can hear MIDI but can't record it (reprise) [SOLVED]

Lubuntu 14.04
Audacity 2.0.5 (distributed version)
SoundBlaster Audigy 2 Value

I had this problem a while back when running MINT 14 and now I’m running Lubuntu it just cropped up again, so I went back to the old thread ( only to find that the fix/fiddle I applied before doesn’t work anymore.

To restate the problem : If I go into Audacity and hit the record button (to record “what I hear”), this works for music streaming or local sound files playing through a music player, but nothing is recorded when its a MIDI file playing (e.g. in a terminal session

aplaymidi -p 17:0 somefile.mid

I have tried playing around with pavucontrol and have tried all possible input device drop-down options within Audacity but no luck.

When the MIDI is playing, Pavucontrol shows no evidence of this as all (as if its being bypassed).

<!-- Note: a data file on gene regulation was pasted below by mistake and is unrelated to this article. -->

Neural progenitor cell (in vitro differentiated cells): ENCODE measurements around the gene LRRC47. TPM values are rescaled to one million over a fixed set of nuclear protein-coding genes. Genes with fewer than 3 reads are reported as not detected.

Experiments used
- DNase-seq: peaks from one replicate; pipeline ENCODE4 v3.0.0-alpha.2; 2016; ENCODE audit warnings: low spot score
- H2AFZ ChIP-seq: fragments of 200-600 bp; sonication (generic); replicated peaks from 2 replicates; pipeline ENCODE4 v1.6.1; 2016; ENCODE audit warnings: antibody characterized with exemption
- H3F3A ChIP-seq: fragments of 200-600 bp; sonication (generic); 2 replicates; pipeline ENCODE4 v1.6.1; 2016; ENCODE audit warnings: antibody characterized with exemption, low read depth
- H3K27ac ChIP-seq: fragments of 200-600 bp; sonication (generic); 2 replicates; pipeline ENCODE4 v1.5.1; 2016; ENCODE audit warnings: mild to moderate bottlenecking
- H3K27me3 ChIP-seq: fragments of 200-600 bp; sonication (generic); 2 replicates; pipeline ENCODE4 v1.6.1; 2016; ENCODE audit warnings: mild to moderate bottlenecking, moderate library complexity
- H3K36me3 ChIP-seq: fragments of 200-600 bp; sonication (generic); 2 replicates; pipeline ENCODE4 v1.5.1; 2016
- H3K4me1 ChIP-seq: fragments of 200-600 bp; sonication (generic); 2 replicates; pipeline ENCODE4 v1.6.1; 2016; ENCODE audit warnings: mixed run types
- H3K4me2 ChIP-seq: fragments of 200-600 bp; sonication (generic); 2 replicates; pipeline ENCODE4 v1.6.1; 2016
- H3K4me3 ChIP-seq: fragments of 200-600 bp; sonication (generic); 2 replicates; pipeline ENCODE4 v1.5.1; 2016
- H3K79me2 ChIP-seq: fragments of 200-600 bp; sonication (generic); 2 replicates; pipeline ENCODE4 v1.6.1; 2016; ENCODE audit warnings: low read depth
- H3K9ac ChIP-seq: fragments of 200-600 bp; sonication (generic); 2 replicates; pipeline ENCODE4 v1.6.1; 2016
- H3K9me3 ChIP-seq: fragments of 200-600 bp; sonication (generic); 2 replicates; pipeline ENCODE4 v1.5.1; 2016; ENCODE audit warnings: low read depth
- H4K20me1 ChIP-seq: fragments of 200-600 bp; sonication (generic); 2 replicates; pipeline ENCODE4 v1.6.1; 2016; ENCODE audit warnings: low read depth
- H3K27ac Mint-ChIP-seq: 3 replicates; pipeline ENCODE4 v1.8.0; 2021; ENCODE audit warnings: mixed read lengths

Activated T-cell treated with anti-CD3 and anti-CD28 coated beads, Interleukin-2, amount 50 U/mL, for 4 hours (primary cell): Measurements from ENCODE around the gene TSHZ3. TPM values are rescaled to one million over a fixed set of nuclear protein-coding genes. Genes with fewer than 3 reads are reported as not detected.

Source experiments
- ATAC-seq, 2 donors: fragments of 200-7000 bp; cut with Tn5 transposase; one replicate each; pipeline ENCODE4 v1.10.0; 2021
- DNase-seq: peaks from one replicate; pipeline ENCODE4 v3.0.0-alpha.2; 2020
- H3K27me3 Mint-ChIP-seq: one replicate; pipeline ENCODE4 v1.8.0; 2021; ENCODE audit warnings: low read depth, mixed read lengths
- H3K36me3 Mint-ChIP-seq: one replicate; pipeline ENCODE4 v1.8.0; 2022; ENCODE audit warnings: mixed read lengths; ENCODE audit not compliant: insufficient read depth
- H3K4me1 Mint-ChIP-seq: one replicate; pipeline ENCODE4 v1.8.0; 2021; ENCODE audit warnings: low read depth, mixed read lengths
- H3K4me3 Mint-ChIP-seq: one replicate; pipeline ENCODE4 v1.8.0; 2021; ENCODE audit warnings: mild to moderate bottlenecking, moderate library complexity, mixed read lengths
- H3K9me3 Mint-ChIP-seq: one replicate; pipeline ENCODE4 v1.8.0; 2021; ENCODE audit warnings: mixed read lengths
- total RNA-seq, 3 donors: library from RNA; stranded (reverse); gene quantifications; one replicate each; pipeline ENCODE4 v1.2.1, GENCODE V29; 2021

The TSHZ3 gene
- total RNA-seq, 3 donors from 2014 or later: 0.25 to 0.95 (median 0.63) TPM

I am using the Soundcard as a midi renderer, loading a sound font via asfxload on bootup.

MIDI files can be rendered directly to WAV using Timidity++
Timidity++ can be used from the command line, or there are a couple of simple GUIs available for it.

Thanks - but I was only citing a midi file as an example. What I am really trying to do is listen to a midi being played through Scorch player (via Firefox/WINE - it won’t work outside Windows). The Scorch plugin player doesnt give me an option to save a midi file - I can only stream it. So I want to record it as a WAV under Audacity for ease of playback as the Scorch interface is very buggy.

The way that I record audio playing on the computer is to use the Pulse “monitor” device as described here: